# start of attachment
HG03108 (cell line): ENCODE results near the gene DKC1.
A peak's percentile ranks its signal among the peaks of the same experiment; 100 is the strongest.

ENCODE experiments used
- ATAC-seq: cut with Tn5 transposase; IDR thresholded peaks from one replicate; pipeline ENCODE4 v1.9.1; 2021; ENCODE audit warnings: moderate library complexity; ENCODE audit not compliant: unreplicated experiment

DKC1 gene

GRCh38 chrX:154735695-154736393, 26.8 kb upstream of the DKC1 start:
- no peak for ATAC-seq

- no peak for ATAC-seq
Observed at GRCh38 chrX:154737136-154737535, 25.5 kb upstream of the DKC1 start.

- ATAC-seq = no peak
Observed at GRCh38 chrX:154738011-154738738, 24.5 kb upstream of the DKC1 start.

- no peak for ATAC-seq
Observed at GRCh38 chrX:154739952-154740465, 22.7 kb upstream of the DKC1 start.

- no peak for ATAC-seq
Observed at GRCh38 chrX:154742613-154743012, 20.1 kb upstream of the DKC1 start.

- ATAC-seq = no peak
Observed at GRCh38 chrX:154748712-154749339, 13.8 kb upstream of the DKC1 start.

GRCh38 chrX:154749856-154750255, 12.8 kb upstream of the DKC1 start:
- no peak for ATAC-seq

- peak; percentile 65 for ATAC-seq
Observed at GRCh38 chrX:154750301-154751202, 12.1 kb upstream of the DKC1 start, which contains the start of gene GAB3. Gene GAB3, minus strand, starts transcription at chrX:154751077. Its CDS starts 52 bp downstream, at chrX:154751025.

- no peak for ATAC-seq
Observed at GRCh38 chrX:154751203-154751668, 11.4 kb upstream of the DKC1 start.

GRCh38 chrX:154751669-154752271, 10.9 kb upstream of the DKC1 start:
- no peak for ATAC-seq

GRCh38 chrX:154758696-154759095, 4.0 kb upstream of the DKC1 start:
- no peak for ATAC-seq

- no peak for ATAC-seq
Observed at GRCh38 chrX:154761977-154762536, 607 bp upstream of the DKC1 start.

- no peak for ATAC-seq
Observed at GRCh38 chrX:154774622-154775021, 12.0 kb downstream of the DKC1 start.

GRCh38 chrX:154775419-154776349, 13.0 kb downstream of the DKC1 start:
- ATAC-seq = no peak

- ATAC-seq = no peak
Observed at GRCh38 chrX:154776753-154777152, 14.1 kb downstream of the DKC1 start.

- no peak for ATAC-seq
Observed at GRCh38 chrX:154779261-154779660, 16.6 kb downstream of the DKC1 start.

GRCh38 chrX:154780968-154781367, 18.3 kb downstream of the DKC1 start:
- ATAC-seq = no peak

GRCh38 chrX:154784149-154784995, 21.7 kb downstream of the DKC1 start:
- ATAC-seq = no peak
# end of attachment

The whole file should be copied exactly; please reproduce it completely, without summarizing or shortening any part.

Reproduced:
HG03108 (cell line): ENCODE results near the gene DKC1.
A peak's percentile ranks its signal among the peaks of the same experiment; 100 is the strongest.

ENCODE experiments used
- ATAC-seq: cut with Tn5 transposase; IDR thresholded peaks from one replicate; pipeline ENCODE4 v1.9.1; 2021; ENCODE audit warnings: moderate library complexity; ENCODE audit not compliant: unreplicated experiment

DKC1 gene

GRCh38 chrX:154735695-154736393, 26.8 kb upstream of the DKC1 start:
- no peak for ATAC-seq

- no peak for ATAC-seq
Observed at GRCh38 chrX:154737136-154737535, 25.5 kb upstream of the DKC1 start.

- ATAC-seq = no peak
Observed at GRCh38 chrX:154738011-154738738, 24.5 kb upstream of the DKC1 start.

- no peak for ATAC-seq
Observed at GRCh38 chrX:154739952-154740465, 22.7 kb upstream of the DKC1 start.

- no peak for ATAC-seq
Observed at GRCh38 chrX:154742613-154743012, 20.1 kb upstream of the DKC1 start.

- ATAC-seq = no peak
Observed at GRCh38 chrX:154748712-154749339, 13.8 kb upstream of the DKC1 start.

GRCh38 chrX:154749856-154750255, 12.8 kb upstream of the DKC1 start:
- no peak for ATAC-seq

- peak; percentile 65 for ATAC-seq
Observed at GRCh38 chrX:154750301-154751202, 12.1 kb upstream of the DKC1 start, which contains the start of gene GAB3. Gene GAB3, minus strand, starts transcription at chrX:154751077. Its CDS starts 52 bp downstream, at chrX:154751025.

- no peak for ATAC-seq
Observed at GRCh38 chrX:154751203-154751668, 11.4 kb upstream of the DKC1 start.

GRCh38 chrX:154751669-154752271, 10.9 kb upstream of the DKC1 start:
- no peak for ATAC-seq

GRCh38 chrX:154758696-154759095, 4.0 kb upstream of the DKC1 start:
- no peak for ATAC-seq

- no peak for ATAC-seq
Observed at GRCh38 chrX:154761977-154762536, 607 bp upstream of the DKC1 start.

- no peak for ATAC-seq
Observed at GRCh38 chrX:154774622-154775021, 12.0 kb downstream of the DKC1 start.

GRCh38 chrX:154775419-154776349, 13.0 kb downstream of the DKC1 start:
- ATAC-seq = no peak

- ATAC-seq = no peak
Observed at GRCh38 chrX:154776753-154777152, 14.1 kb downstream of the DKC1 start.

- no peak for ATAC-seq
Observed at GRCh38 chrX:154779261-154779660, 16.6 kb downstream of the DKC1 start.

GRCh38 chrX:154780968-154781367, 18.3 kb downstream of the DKC1 start:
- ATAC-seq = no peak

GRCh38 chrX:154784149-154784995, 21.7 kb downstream of the DKC1 start:
- ATAC-seq = no peak